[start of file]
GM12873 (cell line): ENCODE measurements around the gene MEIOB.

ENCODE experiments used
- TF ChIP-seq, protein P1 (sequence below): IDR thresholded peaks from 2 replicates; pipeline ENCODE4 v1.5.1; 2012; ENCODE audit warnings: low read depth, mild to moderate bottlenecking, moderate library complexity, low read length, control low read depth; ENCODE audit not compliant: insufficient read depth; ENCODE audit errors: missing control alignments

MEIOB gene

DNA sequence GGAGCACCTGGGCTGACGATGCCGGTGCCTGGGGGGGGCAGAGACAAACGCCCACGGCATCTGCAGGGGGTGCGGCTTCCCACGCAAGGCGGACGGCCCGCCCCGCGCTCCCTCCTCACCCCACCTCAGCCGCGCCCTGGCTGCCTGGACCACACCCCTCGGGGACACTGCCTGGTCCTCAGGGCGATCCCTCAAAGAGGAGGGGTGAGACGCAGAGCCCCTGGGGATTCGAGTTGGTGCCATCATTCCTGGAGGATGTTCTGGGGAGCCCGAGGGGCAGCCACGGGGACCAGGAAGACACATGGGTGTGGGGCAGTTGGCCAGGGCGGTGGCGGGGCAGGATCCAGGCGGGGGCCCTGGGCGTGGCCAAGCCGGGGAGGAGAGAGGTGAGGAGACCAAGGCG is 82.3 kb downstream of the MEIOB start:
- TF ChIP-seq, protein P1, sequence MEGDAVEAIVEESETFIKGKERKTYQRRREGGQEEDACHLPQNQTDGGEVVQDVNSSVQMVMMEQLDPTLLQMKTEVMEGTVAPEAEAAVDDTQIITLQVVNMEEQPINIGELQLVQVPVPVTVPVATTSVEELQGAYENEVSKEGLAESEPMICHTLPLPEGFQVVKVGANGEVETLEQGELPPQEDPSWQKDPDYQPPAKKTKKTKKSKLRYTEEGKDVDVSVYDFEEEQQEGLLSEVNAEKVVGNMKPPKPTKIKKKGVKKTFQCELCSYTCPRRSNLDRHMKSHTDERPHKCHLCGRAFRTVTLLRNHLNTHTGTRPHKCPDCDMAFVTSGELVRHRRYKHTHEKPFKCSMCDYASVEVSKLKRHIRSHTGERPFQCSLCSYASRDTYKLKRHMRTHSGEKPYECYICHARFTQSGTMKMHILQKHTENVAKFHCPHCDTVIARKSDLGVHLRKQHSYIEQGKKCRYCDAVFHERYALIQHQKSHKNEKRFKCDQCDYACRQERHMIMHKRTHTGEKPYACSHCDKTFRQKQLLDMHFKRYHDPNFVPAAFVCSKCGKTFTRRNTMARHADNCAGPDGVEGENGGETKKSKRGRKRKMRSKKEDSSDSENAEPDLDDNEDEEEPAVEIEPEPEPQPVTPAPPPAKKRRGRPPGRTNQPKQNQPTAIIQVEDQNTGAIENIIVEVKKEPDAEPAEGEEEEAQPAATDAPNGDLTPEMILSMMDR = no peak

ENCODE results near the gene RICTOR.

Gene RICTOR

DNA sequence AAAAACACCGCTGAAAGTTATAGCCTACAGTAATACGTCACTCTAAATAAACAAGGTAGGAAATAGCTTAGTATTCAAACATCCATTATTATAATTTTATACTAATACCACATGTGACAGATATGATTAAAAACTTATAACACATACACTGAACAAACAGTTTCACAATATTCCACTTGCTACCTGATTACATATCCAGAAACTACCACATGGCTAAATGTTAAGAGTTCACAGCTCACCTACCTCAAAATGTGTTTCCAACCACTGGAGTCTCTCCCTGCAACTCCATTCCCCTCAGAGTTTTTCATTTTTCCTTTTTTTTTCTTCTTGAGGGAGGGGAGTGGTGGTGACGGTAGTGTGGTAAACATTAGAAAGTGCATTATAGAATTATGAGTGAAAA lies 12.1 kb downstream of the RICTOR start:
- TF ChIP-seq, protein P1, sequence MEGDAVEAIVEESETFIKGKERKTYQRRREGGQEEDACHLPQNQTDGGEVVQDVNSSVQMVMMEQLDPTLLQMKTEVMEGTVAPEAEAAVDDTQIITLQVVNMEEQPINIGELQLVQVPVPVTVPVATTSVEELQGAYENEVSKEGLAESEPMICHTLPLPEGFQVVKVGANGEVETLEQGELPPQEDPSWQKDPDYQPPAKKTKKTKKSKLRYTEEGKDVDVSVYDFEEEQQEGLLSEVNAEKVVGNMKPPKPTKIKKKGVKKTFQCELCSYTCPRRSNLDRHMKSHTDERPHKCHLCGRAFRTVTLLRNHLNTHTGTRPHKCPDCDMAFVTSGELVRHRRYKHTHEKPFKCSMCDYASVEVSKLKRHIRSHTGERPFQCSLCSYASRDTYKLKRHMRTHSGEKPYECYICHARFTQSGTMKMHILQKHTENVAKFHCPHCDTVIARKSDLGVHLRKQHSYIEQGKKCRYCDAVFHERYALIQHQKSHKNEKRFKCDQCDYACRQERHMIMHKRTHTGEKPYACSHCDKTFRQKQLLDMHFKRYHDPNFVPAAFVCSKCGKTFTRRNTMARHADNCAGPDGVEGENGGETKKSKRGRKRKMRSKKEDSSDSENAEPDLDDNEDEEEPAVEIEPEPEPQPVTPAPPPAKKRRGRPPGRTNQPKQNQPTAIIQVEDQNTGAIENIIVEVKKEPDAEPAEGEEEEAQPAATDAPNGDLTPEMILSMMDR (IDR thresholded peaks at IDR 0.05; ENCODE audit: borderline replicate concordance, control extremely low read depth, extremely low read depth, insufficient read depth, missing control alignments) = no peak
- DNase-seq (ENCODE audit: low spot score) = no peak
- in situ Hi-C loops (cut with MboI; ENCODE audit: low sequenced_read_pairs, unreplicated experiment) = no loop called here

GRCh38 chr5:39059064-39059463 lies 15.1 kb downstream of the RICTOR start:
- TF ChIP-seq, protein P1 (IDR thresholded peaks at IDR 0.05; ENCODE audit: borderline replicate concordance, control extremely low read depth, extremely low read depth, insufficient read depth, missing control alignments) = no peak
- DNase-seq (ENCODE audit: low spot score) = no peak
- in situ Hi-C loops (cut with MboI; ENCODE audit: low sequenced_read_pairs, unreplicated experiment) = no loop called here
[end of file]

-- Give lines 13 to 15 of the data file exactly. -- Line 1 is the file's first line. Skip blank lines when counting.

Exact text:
GRCh38 chr5:39059064-39059463 lies 15.1 kb downstream of the RICTOR start:
- TF ChIP-seq, protein P1 (IDR thresholded peaks at IDR 0.05; ENCODE audit: borderline replicate concordance, control extremely low read depth, extremely low read depth, insufficient read depth, missing control alignments) = no peak
- DNase-seq (ENCODE audit: low spot score) = no peak